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Owl

A bird with a poor reputation despite being known for being extremely wise hence the expression being a ‘wise old owl’. Perhaps this stems from the fact that the owl leads a nocturnal and solitary existence and that the night has long been associated with the time when darker forces and negative energies are present. To see one by day is unlucky and to experience one flying around the house at night signals that death is present, which is thought to stem back to Roman times when the historian ‘Pliny’ in AD 77 was quoted as saying the bird was ‘most execrable and accursed’ and always brought bad news. Should an owl brush its wings against a window pain or be seen perching for a considerable length of time on a roof then it is traditionally believed that illness and even death is present within. To look into an owl's nest is reputed to leave the observer with a sad and morose soul. According to an old Welsh (UK) tradition if you hear an owl hooting amongst a densely built up area then a female in the locality is said to have just lost her virginity! To hear the hoot of the owl when pregnant, it is traditionally believed in France, means that the baby will be a girl. In Germany if one is heard as a child is being born then the life will be an unhappy one. In the Southern states of America an old traditional rhyme tells of the cry of the owl:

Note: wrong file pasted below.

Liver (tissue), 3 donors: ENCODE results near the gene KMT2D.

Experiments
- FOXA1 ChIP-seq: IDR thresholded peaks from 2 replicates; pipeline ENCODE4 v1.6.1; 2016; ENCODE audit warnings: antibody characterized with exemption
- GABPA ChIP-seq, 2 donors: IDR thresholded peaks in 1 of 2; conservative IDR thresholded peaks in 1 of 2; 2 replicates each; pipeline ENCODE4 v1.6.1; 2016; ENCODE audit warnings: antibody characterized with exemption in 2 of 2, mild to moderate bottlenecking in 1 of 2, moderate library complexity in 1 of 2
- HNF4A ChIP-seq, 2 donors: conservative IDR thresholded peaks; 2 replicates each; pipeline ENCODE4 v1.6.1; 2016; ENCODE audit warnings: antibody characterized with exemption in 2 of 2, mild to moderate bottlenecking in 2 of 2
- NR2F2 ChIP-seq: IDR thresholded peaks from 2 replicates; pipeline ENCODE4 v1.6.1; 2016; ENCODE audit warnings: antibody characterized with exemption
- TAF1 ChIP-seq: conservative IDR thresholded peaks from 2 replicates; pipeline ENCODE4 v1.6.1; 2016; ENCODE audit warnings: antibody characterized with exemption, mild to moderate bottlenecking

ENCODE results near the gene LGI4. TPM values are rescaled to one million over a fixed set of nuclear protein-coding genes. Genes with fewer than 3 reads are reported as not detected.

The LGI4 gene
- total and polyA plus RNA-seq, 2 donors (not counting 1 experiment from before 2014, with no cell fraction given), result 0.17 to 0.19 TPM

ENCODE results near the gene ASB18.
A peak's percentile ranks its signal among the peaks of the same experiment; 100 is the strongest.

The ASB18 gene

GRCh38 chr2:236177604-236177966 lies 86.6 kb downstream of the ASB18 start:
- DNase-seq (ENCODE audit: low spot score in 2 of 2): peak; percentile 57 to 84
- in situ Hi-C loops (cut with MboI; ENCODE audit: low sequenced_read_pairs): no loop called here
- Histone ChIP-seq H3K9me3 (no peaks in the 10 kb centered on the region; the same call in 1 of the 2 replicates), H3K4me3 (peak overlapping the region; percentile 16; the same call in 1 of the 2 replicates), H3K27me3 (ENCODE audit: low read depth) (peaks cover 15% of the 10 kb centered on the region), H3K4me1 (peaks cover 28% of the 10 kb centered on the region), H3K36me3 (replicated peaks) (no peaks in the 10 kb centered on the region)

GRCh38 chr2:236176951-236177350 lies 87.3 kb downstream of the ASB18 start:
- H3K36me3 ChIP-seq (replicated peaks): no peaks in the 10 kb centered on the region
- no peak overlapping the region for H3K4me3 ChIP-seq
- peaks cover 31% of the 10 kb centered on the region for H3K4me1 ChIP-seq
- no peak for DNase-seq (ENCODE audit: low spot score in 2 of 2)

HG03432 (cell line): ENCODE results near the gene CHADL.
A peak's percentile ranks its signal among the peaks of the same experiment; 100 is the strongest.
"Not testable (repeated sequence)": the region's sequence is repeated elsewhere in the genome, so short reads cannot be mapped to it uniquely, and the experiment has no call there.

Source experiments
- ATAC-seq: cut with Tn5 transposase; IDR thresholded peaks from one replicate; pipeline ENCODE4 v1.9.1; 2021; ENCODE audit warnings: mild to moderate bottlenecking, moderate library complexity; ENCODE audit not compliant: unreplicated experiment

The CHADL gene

‘When you hear the screech owl, honey, in the sweet gum tree,
It’s a sign as sure as you’re born a death is bound to be;
Unless you put the shovel in the fire mighty quick,
For to conjure that old screech owl, take care the one that’s sick.’ 

A dead owl has served many purposes including mixing some of the flesh with boar’s grease as an ointment to ease the pain of gout. Owl broth was once used to feed children to avoid whooping cough according to British tradition, perhaps because the owl itself never suffered in pain hen making a similar sound. The eggs were also once thought to help prevent epilepsy, bad sight (for obvious reasons) and more amusingly to bring drunks back to their senses.